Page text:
PepsiCo planned on taking campaign against "unjustified prejudices" towards gamers to space

PepsiCo planned on taking campaign against "unjustified prejudices" towards gamers to space

American soft drink giant PepsiCo had plans to launch a group of satellites acting as an orbiting billboard in order to campaign against gamer prejudice.

Yes, you read correctly. The firm had teamed up with Russia's StartRocket to launch a group of 'cubesats' to promote a “campaign against stereotypes and unjustified prejudices against gamers".

This was part of an ad push to promote its new Adrenaline Rush Russian energy drink.

“We believe in StartRocket potential,” a Russian PepsiCo spokesperson told Futurism.

“Orbital billboards are the revolution on the market of communications. That’s why on behalf of Adrenaline Rush - PepsiCo Russia energy non-alcoholic drink, which is brand innovator, and supports everything new, and non-standard — we agreed on this partnership.”

This follows a YouTube ad (below) which pushes against the idea that games are just for lazy children. PepsiCo is also running a number of Dota 2 tournament in Moscow over April called the Adrenaline Cyber League.

In this press release, the company says that: "The goal of the movement, which last year launched the brand, is to combat stereotypes and unjustified prejudices against gamers."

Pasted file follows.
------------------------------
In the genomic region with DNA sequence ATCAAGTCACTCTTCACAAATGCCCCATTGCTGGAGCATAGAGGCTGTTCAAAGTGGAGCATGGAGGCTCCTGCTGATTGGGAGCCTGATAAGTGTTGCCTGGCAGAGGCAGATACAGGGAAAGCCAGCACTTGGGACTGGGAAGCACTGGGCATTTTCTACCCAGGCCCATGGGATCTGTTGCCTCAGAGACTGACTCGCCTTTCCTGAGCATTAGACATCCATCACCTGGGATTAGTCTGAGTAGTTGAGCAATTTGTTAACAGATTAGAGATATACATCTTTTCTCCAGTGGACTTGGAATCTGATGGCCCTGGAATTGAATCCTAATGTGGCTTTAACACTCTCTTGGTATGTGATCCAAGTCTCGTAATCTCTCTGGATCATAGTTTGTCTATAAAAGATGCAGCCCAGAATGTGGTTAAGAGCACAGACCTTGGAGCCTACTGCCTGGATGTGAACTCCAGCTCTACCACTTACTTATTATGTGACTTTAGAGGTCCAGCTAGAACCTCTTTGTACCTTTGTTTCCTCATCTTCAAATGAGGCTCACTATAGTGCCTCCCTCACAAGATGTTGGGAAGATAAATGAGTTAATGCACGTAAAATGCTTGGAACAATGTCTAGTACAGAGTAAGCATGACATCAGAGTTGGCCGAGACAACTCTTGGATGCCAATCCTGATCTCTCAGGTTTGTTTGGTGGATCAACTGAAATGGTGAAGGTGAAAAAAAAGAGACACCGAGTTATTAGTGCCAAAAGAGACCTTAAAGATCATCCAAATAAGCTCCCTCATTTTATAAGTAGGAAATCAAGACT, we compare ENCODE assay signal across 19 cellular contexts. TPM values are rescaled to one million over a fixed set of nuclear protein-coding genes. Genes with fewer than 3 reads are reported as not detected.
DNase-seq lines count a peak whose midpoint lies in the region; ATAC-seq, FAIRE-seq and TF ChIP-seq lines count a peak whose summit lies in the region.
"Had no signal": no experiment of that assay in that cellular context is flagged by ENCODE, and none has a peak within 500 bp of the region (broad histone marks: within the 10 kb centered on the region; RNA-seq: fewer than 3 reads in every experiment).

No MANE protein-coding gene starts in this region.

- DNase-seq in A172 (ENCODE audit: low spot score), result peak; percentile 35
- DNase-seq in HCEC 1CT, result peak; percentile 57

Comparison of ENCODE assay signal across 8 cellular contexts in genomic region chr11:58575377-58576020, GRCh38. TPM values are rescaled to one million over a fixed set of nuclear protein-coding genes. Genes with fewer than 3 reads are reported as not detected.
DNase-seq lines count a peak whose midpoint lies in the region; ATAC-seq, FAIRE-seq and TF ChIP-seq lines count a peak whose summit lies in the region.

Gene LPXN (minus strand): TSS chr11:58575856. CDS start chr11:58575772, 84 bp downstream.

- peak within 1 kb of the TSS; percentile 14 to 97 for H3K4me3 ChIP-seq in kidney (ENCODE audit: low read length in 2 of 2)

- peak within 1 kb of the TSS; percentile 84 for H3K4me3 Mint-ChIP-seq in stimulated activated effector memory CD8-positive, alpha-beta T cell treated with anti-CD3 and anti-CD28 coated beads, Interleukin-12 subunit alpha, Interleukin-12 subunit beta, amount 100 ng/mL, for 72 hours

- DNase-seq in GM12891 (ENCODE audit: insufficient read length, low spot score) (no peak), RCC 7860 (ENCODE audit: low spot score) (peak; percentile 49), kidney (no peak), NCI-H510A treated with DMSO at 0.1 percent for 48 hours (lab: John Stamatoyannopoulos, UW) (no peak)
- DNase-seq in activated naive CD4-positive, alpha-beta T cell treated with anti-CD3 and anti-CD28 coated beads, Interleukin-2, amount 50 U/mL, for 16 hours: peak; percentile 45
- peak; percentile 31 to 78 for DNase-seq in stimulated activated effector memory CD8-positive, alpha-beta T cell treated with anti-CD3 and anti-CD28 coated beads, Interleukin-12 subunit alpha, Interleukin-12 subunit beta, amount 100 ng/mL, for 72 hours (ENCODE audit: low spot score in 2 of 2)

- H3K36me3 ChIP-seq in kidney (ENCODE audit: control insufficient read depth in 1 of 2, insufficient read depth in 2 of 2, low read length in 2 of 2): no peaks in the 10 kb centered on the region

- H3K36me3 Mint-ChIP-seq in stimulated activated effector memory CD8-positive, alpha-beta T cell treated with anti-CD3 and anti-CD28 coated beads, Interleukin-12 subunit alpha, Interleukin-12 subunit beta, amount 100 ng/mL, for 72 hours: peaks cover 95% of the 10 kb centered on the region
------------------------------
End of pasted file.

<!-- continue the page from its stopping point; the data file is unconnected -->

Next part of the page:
But it seems that Pepsi is no longer looking to do this partnership, telling Gizmodo that it was a one-off test.

"We can confirm StartRocket performed an exploratory test for stratosphere advertisements using the Adrenaline GameChangers logo,” a PepsiCo spokesperson said.

"This was a one-time event; we have no further plans to test or commercially use this technology at this time.”

PCGamesInsider Contributing Editor

Alex Calvin is a freelance journalist who writes about the business of games. He started out at UK trade paper MCV in 2013 and left as deputy editor over three years later. In June 2017, he joined Steel Media as the editor for new site In October 2019 he left this full-time position at the company but still contributes to the site on a daily basis. He has also written for, VGC, Games London, The Observer/Guardian and Esquire UK.